All Politics is Not Local: The Role of Competing Nationalisms in the Rhetoric of American Political Ideologies
AdvisorMiller, Thomas P.
MetadataShow full item record
PublisherThe University of Arizona.
RightsCopyright © is held by the author. Digital access to this material is made possible by the University Libraries, University of Arizona. Further transmission, reproduction or presentation (such as public display or performance) of protected items is prohibited except with permission of the author.
AbstractThis dissertation addresses the different ways in which Americans define citizenship and nationhood and the associated implications for politics and political rhetoric. I argue that the contesting of the national identity--the ways in which a given image of the United Sates is privileged over other images of the nation--is central to the ideological divisions of the United States today. The dissertation begins by examining existing scholarship on the nature of ideological divisions and arguments in contemporary US politics, and the survey demonstrates that each of these approaches tells us a great deal about how certain individual factors influence ideological arguments, but these insights tend to come at the cost of minimizing the roles played by extremely powerful societal forces like race, ethnicity, gender, religion, and sexual orientation. I propose, therefore, a view of the left-center-right political spectrum in the United States as a spectrum based on competing--and sometimes overlapping--nationalist ideologies, with opposing groups competing for control of the state agencies that sustain and diffuse the national high culture. According to this view, individuals define their position in the ideological spectrum based on whom they culturally identify with, and practitioners of political rhetoric would benefit from identifying the culture of their ideology with the American "mainstream." Toward this end, the dissertation draws on nationalism theory to establish a theory to examine how competing national identities are contested both in political rhetoric and in popular media that is not explicitly political. The dissertation then concludes by identifying rhetorical strategies that have been effective at crossing ideological lines in the past and proposing new strategies that can be effective at crossing ideological lines in the future.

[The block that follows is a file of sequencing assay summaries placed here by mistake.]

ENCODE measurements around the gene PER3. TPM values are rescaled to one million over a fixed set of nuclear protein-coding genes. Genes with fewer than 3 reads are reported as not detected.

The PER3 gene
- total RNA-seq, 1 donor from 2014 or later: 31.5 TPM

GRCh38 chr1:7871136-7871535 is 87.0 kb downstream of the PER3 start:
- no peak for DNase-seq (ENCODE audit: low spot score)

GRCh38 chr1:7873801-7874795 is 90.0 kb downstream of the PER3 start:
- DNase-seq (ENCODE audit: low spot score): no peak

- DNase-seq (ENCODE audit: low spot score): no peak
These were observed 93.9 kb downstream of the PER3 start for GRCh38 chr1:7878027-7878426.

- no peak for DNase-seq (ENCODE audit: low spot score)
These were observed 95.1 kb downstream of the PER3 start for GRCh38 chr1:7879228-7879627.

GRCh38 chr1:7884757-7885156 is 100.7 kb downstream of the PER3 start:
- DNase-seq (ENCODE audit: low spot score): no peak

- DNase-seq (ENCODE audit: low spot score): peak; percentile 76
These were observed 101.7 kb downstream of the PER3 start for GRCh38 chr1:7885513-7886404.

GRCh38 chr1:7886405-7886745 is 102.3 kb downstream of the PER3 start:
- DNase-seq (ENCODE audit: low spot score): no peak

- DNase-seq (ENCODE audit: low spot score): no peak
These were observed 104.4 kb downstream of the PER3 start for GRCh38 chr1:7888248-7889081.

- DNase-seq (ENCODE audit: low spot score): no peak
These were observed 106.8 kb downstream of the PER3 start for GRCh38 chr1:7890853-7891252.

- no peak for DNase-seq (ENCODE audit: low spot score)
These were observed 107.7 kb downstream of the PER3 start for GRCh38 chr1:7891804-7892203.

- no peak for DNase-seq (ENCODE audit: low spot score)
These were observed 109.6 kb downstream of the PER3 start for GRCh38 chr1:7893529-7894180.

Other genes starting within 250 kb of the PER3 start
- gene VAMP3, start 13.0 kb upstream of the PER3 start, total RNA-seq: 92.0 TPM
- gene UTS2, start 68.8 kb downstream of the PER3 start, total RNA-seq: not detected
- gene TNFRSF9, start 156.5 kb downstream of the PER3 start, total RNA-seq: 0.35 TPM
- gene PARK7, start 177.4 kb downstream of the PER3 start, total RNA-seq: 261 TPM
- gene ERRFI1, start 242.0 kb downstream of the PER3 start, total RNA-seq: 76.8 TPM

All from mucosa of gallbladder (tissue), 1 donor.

Degree ProgramGraduate College